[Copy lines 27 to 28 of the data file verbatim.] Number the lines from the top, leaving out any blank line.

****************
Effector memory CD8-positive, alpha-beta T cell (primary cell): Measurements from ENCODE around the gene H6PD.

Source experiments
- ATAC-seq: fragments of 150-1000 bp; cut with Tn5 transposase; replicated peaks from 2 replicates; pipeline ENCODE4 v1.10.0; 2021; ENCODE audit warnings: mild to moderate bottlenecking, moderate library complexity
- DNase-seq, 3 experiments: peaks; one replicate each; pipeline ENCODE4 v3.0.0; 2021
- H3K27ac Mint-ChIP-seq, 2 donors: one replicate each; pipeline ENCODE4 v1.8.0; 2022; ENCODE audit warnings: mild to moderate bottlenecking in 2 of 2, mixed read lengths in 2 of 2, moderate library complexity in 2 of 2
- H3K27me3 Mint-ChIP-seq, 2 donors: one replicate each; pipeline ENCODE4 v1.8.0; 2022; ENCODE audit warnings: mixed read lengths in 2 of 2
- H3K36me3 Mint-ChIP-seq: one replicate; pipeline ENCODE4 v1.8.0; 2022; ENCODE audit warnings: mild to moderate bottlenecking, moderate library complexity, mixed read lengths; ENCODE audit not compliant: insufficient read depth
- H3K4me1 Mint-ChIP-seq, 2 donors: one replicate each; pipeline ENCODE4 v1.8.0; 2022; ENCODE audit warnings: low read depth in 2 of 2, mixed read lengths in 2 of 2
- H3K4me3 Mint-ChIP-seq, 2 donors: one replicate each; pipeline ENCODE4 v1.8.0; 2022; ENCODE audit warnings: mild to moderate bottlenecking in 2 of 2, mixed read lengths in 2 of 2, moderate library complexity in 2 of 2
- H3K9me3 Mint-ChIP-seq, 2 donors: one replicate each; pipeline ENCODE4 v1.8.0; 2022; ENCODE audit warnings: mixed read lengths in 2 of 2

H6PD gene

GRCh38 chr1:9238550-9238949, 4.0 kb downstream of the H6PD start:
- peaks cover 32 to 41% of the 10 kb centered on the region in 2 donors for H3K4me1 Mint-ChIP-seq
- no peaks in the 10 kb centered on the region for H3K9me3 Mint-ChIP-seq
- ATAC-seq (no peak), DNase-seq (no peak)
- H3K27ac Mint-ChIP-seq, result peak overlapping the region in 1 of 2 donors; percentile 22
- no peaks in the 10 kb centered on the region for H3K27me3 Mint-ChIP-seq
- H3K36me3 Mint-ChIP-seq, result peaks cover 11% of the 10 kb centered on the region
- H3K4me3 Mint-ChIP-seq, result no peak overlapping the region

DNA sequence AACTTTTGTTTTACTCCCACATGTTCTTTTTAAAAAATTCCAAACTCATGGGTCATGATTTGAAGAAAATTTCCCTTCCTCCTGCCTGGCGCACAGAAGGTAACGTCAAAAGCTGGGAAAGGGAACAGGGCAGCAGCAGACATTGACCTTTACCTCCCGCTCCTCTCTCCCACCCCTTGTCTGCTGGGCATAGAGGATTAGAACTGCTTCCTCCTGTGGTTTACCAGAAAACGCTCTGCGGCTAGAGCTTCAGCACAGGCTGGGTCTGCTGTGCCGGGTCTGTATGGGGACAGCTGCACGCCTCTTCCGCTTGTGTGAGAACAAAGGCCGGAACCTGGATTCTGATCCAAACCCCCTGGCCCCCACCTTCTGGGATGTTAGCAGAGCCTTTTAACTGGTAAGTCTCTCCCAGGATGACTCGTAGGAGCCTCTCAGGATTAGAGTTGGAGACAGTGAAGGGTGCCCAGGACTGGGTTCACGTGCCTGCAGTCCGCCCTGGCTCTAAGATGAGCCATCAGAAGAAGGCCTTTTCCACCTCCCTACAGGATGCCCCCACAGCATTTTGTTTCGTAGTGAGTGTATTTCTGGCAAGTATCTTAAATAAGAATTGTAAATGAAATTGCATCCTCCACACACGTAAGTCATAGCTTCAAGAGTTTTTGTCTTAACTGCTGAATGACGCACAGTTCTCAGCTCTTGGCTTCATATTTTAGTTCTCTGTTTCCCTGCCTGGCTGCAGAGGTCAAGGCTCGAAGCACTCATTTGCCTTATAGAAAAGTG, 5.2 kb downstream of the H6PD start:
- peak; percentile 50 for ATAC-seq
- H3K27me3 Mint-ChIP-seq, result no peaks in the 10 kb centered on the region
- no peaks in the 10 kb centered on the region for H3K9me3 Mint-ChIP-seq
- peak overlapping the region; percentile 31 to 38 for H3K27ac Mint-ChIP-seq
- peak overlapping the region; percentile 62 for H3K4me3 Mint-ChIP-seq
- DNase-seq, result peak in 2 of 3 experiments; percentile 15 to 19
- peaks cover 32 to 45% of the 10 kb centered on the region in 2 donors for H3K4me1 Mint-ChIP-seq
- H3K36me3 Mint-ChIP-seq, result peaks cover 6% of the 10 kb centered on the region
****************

- peaks cover 32 to 45% of the 10 kb centered on the region in 2 donors for H3K4me1 Mint-ChIP-seq
- H3K36me3 Mint-ChIP-seq, result peaks cover 6% of the 10 kb centered on the region